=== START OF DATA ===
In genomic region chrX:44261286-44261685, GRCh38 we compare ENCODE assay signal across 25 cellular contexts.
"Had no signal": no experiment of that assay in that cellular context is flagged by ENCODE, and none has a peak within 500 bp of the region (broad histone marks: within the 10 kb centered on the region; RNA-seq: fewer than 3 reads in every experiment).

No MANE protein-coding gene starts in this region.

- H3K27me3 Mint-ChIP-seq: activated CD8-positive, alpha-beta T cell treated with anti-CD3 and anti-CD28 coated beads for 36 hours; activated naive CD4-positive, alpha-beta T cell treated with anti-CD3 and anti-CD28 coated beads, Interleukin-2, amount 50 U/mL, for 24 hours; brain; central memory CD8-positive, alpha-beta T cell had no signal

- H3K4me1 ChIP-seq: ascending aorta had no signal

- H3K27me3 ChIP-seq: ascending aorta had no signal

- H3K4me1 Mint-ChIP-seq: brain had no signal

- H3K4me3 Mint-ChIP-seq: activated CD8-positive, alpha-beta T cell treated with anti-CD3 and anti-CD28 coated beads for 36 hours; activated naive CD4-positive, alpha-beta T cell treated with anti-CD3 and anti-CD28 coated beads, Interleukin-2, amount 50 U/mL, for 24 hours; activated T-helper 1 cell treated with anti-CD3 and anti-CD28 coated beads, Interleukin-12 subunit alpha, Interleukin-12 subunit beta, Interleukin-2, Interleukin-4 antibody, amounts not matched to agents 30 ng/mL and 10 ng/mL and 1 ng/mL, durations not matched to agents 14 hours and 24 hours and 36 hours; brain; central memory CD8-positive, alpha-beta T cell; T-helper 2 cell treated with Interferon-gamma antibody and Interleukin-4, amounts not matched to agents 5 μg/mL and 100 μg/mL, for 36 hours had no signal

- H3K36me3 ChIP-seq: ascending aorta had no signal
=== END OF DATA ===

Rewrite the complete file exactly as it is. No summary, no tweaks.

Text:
In genomic region chrX:44261286-44261685, GRCh38 we compare ENCODE assay signal across 25 cellular contexts.
"Had no signal": no experiment of that assay in that cellular context is flagged by ENCODE, and none has a peak within 500 bp of the region (broad histone marks: within the 10 kb centered on the region; RNA-seq: fewer than 3 reads in every experiment).

No MANE protein-coding gene starts in this region.

- H3K27me3 Mint-ChIP-seq: activated CD8-positive, alpha-beta T cell treated with anti-CD3 and anti-CD28 coated beads for 36 hours; activated naive CD4-positive, alpha-beta T cell treated with anti-CD3 and anti-CD28 coated beads, Interleukin-2, amount 50 U/mL, for 24 hours; brain; central memory CD8-positive, alpha-beta T cell had no signal

- H3K4me1 ChIP-seq: ascending aorta had no signal

- H3K27me3 ChIP-seq: ascending aorta had no signal

- H3K4me1 Mint-ChIP-seq: brain had no signal

- H3K4me3 Mint-ChIP-seq: activated CD8-positive, alpha-beta T cell treated with anti-CD3 and anti-CD28 coated beads for 36 hours; activated naive CD4-positive, alpha-beta T cell treated with anti-CD3 and anti-CD28 coated beads, Interleukin-2, amount 50 U/mL, for 24 hours; activated T-helper 1 cell treated with anti-CD3 and anti-CD28 coated beads, Interleukin-12 subunit alpha, Interleukin-12 subunit beta, Interleukin-2, Interleukin-4 antibody, amounts not matched to agents 30 ng/mL and 10 ng/mL and 1 ng/mL, durations not matched to agents 14 hours and 24 hours and 36 hours; brain; central memory CD8-positive, alpha-beta T cell; T-helper 2 cell treated with Interferon-gamma antibody and Interleukin-4, amounts not matched to agents 5 μg/mL and 100 μg/mL, for 36 hours had no signal

- H3K36me3 ChIP-seq: ascending aorta had no signal